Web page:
On September 7, 2010, Dumont filed applications for SSDI and SSI, claiming that she had been unable to work since May 31, 2005 due to PTSD, social phobia, manic depression, anxiety attacks, diabetes, and breathing problems. (Tr. 238-52). Her applications were denied initially on January 5, 2011, and upon reconsideration on September 9, 2011. (Tr. 129-34; 139-44). Dumont then requested and was granted a hearing before an ALJ, which took place on January 15, 2013 in Boston, Massachusetts. (Tr. 33-53; 145-50). The plaintiff, who was represented by counsel, appeared and testified at the hearing. (Tr. 33-53). On January 31, 2013, the ALJ issued a decision denying Dumont's claims for benefits. (Tr. 108-19).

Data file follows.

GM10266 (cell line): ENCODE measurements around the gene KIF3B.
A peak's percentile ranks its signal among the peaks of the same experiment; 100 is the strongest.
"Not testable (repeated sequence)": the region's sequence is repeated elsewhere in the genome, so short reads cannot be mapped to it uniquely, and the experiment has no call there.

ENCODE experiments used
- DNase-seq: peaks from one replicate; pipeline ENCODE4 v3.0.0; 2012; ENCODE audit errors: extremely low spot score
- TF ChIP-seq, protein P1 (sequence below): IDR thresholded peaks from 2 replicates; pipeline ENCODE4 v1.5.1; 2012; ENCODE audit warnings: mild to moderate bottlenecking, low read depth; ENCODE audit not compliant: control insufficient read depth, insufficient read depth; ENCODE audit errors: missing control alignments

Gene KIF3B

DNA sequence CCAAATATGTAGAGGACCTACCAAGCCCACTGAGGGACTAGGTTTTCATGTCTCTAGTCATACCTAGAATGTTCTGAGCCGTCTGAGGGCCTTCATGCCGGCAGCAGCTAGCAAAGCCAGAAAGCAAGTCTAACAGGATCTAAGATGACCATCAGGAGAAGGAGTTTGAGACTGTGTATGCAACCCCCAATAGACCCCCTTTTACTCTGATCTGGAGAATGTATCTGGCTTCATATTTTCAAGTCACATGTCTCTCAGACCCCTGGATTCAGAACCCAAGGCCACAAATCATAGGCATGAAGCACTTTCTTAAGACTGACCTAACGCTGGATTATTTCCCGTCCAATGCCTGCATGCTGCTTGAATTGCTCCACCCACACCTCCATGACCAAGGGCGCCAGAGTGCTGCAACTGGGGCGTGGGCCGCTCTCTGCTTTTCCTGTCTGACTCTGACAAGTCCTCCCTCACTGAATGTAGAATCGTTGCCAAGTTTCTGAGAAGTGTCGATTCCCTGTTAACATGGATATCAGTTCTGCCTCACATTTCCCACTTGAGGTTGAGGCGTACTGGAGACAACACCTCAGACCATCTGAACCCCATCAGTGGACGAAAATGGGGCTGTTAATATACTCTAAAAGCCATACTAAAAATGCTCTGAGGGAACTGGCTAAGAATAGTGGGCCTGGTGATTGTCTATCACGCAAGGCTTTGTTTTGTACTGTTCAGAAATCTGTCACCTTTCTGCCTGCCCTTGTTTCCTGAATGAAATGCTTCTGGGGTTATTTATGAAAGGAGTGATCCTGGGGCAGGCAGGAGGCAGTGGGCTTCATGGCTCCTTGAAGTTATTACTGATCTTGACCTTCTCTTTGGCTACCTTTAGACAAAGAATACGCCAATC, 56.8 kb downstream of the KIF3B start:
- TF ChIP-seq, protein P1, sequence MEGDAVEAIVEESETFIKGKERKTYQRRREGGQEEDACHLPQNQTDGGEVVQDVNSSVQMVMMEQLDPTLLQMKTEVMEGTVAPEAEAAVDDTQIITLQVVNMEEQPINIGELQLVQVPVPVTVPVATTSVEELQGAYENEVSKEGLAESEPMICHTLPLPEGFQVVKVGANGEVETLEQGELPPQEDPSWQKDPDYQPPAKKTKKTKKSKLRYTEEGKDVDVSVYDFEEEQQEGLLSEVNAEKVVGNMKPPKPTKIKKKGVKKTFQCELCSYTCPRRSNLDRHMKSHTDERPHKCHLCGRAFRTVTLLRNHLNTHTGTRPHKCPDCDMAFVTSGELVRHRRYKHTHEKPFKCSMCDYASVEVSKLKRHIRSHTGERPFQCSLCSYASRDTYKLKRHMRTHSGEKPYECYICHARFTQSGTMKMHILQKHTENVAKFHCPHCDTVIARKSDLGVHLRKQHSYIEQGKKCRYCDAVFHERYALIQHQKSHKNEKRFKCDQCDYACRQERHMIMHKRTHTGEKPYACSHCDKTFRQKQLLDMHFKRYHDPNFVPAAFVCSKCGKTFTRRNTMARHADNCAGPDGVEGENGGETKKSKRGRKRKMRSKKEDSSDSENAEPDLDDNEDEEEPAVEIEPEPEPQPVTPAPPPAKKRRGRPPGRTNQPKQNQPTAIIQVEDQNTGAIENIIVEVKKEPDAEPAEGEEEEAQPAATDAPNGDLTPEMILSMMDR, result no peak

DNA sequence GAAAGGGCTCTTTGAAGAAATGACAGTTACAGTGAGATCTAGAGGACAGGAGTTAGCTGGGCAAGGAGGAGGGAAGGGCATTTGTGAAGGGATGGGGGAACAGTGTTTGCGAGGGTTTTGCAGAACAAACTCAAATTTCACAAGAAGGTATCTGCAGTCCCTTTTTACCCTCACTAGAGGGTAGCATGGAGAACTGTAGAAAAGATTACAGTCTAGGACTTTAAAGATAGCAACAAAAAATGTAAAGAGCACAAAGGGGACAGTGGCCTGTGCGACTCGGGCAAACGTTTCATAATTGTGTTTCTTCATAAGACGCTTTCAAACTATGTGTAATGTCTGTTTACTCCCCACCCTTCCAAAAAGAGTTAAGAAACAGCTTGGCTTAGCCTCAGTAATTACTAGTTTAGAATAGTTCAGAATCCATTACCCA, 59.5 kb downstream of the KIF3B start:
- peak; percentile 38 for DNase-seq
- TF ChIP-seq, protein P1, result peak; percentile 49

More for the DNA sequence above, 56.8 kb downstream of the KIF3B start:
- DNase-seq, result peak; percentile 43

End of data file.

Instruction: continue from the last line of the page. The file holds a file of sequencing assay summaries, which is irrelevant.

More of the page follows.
Subsequently, Dumont filed a request for review of the ALJ's decision by the Social Security Appeals Council. (Tr. 182). The Appeals Council granted Dumont's request for review, and on July 2, 2014 remanded the matter to the ALJ for further evaluation of the record. (Tr. 125-27). In particular, but without limitation, on remand the ALJ was to determine the claimant's social limitations, with references to evidence in the record, and to obtain evidence from a vocational expert to clarify the assessed limitations on the claimant's occupational base. (Dec. 1; Tr. 14).